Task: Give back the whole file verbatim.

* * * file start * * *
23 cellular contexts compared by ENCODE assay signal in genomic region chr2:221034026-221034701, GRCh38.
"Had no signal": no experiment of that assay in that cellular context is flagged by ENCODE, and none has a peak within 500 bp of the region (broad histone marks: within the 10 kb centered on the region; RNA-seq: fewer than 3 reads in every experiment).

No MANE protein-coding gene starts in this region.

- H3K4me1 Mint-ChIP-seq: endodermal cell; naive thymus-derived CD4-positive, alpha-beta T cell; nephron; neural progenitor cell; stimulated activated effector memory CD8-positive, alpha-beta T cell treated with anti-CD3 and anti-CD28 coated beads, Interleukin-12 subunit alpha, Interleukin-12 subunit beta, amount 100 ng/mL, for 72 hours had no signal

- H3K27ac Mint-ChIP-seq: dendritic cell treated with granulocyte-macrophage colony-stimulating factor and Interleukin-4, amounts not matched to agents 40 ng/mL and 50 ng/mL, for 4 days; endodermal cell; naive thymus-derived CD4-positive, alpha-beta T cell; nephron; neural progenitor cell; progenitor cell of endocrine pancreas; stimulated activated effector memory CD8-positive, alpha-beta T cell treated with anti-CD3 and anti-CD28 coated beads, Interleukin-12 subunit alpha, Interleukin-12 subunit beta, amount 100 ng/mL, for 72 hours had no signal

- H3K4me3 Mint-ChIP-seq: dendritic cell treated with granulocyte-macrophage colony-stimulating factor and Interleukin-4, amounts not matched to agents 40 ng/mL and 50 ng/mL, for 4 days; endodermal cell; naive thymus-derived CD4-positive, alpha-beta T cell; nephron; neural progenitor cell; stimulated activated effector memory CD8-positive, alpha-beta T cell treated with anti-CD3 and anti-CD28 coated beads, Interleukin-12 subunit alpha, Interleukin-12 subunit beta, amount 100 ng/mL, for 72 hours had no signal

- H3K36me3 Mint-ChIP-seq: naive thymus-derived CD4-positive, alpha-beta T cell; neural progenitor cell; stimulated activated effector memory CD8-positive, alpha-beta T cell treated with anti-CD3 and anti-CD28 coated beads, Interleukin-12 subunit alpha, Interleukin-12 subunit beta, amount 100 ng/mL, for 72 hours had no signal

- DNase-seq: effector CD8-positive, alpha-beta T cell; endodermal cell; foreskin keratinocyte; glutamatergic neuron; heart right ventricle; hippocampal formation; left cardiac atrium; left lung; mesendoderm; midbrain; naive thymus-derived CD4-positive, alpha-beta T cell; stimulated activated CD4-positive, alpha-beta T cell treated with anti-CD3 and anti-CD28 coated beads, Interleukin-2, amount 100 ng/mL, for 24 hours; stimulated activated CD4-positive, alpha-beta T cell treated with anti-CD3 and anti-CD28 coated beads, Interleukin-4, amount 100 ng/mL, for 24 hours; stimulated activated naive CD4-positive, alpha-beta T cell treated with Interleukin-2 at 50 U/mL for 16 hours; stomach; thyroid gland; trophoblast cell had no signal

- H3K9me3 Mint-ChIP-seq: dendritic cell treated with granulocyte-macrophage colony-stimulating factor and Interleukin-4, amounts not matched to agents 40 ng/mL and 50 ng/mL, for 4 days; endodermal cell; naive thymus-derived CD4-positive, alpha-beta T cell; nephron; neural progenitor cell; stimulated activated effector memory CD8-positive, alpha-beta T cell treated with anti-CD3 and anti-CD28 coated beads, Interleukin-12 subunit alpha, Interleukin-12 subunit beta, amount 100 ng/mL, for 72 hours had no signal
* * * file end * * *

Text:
23 cellular contexts compared by ENCODE assay signal in genomic region chr2:221034026-221034701, GRCh38.
"Had no signal": no experiment of that assay in that cellular context is flagged by ENCODE, and none has a peak within 500 bp of the region (broad histone marks: within the 10 kb centered on the region; RNA-seq: fewer than 3 reads in every experiment).

No MANE protein-coding gene starts in this region.

- H3K4me1 Mint-ChIP-seq: endodermal cell; naive thymus-derived CD4-positive, alpha-beta T cell; nephron; neural progenitor cell; stimulated activated effector memory CD8-positive, alpha-beta T cell treated with anti-CD3 and anti-CD28 coated beads, Interleukin-12 subunit alpha, Interleukin-12 subunit beta, amount 100 ng/mL, for 72 hours had no signal

- H3K27ac Mint-ChIP-seq: dendritic cell treated with granulocyte-macrophage colony-stimulating factor and Interleukin-4, amounts not matched to agents 40 ng/mL and 50 ng/mL, for 4 days; endodermal cell; naive thymus-derived CD4-positive, alpha-beta T cell; nephron; neural progenitor cell; progenitor cell of endocrine pancreas; stimulated activated effector memory CD8-positive, alpha-beta T cell treated with anti-CD3 and anti-CD28 coated beads, Interleukin-12 subunit alpha, Interleukin-12 subunit beta, amount 100 ng/mL, for 72 hours had no signal

- H3K4me3 Mint-ChIP-seq: dendritic cell treated with granulocyte-macrophage colony-stimulating factor and Interleukin-4, amounts not matched to agents 40 ng/mL and 50 ng/mL, for 4 days; endodermal cell; naive thymus-derived CD4-positive, alpha-beta T cell; nephron; neural progenitor cell; stimulated activated effector memory CD8-positive, alpha-beta T cell treated with anti-CD3 and anti-CD28 coated beads, Interleukin-12 subunit alpha, Interleukin-12 subunit beta, amount 100 ng/mL, for 72 hours had no signal

- H3K36me3 Mint-ChIP-seq: naive thymus-derived CD4-positive, alpha-beta T cell; neural progenitor cell; stimulated activated effector memory CD8-positive, alpha-beta T cell treated with anti-CD3 and anti-CD28 coated beads, Interleukin-12 subunit alpha, Interleukin-12 subunit beta, amount 100 ng/mL, for 72 hours had no signal

- DNase-seq: effector CD8-positive, alpha-beta T cell; endodermal cell; foreskin keratinocyte; glutamatergic neuron; heart right ventricle; hippocampal formation; left cardiac atrium; left lung; mesendoderm; midbrain; naive thymus-derived CD4-positive, alpha-beta T cell; stimulated activated CD4-positive, alpha-beta T cell treated with anti-CD3 and anti-CD28 coated beads, Interleukin-2, amount 100 ng/mL, for 24 hours; stimulated activated CD4-positive, alpha-beta T cell treated with anti-CD3 and anti-CD28 coated beads, Interleukin-4, amount 100 ng/mL, for 24 hours; stimulated activated naive CD4-positive, alpha-beta T cell treated with Interleukin-2 at 50 U/mL for 16 hours; stomach; thyroid gland; trophoblast cell had no signal

- H3K9me3 Mint-ChIP-seq: dendritic cell treated with granulocyte-macrophage colony-stimulating factor and Interleukin-4, amounts not matched to agents 40 ng/mL and 50 ng/mL, for 4 days; endodermal cell; naive thymus-derived CD4-positive, alpha-beta T cell; nephron; neural progenitor cell; stimulated activated effector memory CD8-positive, alpha-beta T cell treated with anti-CD3 and anti-CD28 coated beads, Interleukin-12 subunit alpha, Interleukin-12 subunit beta, amount 100 ng/mL, for 72 hours had no signal